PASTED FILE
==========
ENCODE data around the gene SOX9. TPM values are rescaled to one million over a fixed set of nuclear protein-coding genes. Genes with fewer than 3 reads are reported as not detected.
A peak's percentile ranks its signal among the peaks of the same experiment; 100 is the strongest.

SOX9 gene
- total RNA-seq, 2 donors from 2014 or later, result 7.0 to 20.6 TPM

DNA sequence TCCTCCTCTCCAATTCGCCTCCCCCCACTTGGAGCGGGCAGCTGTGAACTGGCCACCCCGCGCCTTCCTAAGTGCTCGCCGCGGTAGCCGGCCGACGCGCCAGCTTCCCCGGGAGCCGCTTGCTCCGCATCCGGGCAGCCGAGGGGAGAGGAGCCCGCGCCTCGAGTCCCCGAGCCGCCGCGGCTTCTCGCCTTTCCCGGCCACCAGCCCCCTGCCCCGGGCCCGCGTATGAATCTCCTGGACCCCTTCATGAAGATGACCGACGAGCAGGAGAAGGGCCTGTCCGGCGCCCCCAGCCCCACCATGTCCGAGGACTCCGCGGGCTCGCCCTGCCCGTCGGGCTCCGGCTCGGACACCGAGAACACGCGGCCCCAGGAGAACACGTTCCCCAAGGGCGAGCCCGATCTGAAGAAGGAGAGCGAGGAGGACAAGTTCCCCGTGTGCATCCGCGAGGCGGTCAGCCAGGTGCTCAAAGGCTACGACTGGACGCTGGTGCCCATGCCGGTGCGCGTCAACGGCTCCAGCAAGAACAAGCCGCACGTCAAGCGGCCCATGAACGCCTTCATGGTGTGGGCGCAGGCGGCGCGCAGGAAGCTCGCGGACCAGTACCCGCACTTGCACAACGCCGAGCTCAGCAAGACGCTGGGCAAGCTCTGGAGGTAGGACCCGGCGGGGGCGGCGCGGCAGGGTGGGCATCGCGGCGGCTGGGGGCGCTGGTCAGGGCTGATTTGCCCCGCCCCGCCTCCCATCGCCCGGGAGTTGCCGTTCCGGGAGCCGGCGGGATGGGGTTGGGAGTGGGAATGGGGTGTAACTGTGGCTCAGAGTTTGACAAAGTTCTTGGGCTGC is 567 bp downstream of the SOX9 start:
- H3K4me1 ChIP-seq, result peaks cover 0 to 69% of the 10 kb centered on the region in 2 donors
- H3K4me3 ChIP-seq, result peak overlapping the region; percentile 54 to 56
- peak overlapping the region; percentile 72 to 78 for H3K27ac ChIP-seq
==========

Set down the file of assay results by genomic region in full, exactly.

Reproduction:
ENCODE data around the gene SOX9. TPM values are rescaled to one million over a fixed set of nuclear protein-coding genes. Genes with fewer than 3 reads are reported as not detected.
A peak's percentile ranks its signal among the peaks of the same experiment; 100 is the strongest.

SOX9 gene
- total RNA-seq, 2 donors from 2014 or later, result 7.0 to 20.6 TPM

DNA sequence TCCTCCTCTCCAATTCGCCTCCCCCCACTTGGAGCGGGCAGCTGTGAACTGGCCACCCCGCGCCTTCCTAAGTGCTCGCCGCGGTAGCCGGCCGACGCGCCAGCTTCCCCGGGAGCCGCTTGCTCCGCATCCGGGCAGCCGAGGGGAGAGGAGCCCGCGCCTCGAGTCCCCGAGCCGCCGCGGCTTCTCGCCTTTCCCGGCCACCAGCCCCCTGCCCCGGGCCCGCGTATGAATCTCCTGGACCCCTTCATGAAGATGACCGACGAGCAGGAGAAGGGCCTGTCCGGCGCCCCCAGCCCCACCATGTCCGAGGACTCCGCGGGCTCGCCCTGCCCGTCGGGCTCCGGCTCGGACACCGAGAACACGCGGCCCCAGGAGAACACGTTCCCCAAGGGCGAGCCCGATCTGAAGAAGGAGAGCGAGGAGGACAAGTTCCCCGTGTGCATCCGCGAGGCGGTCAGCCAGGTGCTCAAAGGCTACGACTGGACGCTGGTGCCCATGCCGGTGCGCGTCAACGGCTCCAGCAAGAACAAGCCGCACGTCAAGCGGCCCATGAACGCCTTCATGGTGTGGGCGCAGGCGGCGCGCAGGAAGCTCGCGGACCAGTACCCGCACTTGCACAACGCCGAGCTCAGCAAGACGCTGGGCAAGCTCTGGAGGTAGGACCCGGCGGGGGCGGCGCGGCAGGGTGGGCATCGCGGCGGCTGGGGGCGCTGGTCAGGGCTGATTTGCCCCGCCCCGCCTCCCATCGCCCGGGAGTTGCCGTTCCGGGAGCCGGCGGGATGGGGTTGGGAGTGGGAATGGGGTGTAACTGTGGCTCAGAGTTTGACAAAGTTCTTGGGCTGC is 567 bp downstream of the SOX9 start:
- H3K4me1 ChIP-seq, result peaks cover 0 to 69% of the 10 kb centered on the region in 2 donors
- H3K4me3 ChIP-seq, result peak overlapping the region; percentile 54 to 56
- peak overlapping the region; percentile 72 to 78 for H3K27ac ChIP-seq